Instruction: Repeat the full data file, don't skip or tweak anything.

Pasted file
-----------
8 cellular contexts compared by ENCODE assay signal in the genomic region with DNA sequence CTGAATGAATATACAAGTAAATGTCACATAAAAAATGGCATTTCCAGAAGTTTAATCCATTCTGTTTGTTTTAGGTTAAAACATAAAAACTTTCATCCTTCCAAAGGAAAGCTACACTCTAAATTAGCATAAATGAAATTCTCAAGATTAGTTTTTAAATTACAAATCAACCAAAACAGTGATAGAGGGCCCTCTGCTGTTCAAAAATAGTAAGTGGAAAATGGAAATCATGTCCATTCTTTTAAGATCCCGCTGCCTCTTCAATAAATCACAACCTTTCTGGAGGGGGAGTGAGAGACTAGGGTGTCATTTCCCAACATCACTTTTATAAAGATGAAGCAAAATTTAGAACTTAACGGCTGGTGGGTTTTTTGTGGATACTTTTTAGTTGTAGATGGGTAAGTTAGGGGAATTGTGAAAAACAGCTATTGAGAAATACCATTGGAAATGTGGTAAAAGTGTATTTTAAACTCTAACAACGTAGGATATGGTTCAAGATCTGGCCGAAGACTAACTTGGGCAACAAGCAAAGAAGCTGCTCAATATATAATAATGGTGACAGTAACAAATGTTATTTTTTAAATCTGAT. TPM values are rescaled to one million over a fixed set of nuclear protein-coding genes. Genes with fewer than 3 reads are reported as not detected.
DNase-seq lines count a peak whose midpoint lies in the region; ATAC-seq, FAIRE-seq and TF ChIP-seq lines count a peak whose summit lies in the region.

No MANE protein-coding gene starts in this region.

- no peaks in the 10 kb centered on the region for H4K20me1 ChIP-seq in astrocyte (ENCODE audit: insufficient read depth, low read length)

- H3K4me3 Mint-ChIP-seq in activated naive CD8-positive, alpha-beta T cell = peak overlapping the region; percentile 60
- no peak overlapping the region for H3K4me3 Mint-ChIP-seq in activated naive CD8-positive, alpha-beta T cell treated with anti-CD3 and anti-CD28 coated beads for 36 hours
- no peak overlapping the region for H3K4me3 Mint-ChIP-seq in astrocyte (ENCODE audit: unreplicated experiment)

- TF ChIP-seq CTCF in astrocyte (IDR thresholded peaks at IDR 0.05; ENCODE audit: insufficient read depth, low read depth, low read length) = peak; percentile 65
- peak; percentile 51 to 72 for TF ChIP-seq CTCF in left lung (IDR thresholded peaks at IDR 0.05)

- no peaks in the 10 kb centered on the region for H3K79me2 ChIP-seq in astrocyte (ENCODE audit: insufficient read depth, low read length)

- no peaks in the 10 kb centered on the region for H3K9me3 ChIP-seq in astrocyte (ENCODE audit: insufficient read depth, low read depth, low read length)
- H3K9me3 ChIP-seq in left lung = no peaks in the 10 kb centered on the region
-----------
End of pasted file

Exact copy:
8 cellular contexts compared by ENCODE assay signal in the genomic region with DNA sequence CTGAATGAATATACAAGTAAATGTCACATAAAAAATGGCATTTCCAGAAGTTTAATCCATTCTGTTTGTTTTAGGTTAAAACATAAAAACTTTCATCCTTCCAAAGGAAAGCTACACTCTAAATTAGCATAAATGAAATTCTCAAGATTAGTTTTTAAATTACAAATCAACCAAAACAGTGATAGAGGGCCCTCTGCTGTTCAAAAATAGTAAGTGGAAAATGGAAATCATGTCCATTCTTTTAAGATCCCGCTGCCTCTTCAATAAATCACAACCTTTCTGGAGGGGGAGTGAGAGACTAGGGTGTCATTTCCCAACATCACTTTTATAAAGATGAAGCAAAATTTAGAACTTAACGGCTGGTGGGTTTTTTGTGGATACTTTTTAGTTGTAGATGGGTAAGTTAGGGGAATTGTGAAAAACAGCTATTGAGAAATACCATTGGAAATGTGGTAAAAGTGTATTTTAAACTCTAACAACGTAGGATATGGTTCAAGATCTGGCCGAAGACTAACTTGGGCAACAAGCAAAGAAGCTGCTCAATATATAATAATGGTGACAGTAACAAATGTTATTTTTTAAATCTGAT. TPM values are rescaled to one million over a fixed set of nuclear protein-coding genes. Genes with fewer than 3 reads are reported as not detected.
DNase-seq lines count a peak whose midpoint lies in the region; ATAC-seq, FAIRE-seq and TF ChIP-seq lines count a peak whose summit lies in the region.

No MANE protein-coding gene starts in this region.

- no peaks in the 10 kb centered on the region for H4K20me1 ChIP-seq in astrocyte (ENCODE audit: insufficient read depth, low read length)

- H3K4me3 Mint-ChIP-seq in activated naive CD8-positive, alpha-beta T cell = peak overlapping the region; percentile 60
- no peak overlapping the region for H3K4me3 Mint-ChIP-seq in activated naive CD8-positive, alpha-beta T cell treated with anti-CD3 and anti-CD28 coated beads for 36 hours
- no peak overlapping the region for H3K4me3 Mint-ChIP-seq in astrocyte (ENCODE audit: unreplicated experiment)

- TF ChIP-seq CTCF in astrocyte (IDR thresholded peaks at IDR 0.05; ENCODE audit: insufficient read depth, low read depth, low read length) = peak; percentile 65
- peak; percentile 51 to 72 for TF ChIP-seq CTCF in left lung (IDR thresholded peaks at IDR 0.05)

- no peaks in the 10 kb centered on the region for H3K79me2 ChIP-seq in astrocyte (ENCODE audit: insufficient read depth, low read length)

- no peaks in the 10 kb centered on the region for H3K9me3 ChIP-seq in astrocyte (ENCODE audit: insufficient read depth, low read depth, low read length)
- H3K9me3 ChIP-seq in left lung = no peaks in the 10 kb centered on the region